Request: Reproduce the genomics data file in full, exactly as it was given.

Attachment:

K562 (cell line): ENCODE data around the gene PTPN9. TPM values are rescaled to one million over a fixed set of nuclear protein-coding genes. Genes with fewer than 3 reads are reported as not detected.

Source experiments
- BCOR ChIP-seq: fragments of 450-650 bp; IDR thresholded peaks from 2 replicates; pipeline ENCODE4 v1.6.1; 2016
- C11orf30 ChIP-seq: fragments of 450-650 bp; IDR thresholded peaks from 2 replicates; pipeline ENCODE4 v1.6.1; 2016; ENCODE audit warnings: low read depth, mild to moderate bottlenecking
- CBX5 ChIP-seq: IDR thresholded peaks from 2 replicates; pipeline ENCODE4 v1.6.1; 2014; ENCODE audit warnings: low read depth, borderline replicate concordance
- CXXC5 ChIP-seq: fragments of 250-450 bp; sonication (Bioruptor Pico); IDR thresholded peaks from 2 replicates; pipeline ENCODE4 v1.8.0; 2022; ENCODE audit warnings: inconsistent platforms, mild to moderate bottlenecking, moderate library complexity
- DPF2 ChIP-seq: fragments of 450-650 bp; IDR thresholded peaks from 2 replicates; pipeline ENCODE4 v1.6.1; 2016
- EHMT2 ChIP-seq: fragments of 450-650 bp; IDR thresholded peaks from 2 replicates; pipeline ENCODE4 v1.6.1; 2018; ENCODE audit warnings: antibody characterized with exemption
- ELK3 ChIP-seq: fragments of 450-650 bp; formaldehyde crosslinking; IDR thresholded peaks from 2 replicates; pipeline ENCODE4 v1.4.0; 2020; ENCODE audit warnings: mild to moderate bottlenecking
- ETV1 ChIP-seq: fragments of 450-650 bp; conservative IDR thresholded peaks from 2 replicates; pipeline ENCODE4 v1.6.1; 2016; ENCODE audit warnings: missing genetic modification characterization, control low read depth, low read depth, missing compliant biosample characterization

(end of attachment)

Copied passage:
K562 (cell line): ENCODE data around the gene PTPN9. TPM values are rescaled to one million over a fixed set of nuclear protein-coding genes. Genes with fewer than 3 reads are reported as not detected.

Source experiments
- BCOR ChIP-seq: fragments of 450-650 bp; IDR thresholded peaks from 2 replicates; pipeline ENCODE4 v1.6.1; 2016
- C11orf30 ChIP-seq: fragments of 450-650 bp; IDR thresholded peaks from 2 replicates; pipeline ENCODE4 v1.6.1; 2016; ENCODE audit warnings: low read depth, mild to moderate bottlenecking
- CBX5 ChIP-seq: IDR thresholded peaks from 2 replicates; pipeline ENCODE4 v1.6.1; 2014; ENCODE audit warnings: low read depth, borderline replicate concordance
- CXXC5 ChIP-seq: fragments of 250-450 bp; sonication (Bioruptor Pico); IDR thresholded peaks from 2 replicates; pipeline ENCODE4 v1.8.0; 2022; ENCODE audit warnings: inconsistent platforms, mild to moderate bottlenecking, moderate library complexity
- DPF2 ChIP-seq: fragments of 450-650 bp; IDR thresholded peaks from 2 replicates; pipeline ENCODE4 v1.6.1; 2016
- EHMT2 ChIP-seq: fragments of 450-650 bp; IDR thresholded peaks from 2 replicates; pipeline ENCODE4 v1.6.1; 2018; ENCODE audit warnings: antibody characterized with exemption
- ELK3 ChIP-seq: fragments of 450-650 bp; formaldehyde crosslinking; IDR thresholded peaks from 2 replicates; pipeline ENCODE4 v1.4.0; 2020; ENCODE audit warnings: mild to moderate bottlenecking
- ETV1 ChIP-seq: fragments of 450-650 bp; conservative IDR thresholded peaks from 2 replicates; pipeline ENCODE4 v1.6.1; 2016; ENCODE audit warnings: missing genetic modification characterization, control low read depth, low read depth, missing compliant biosample characterization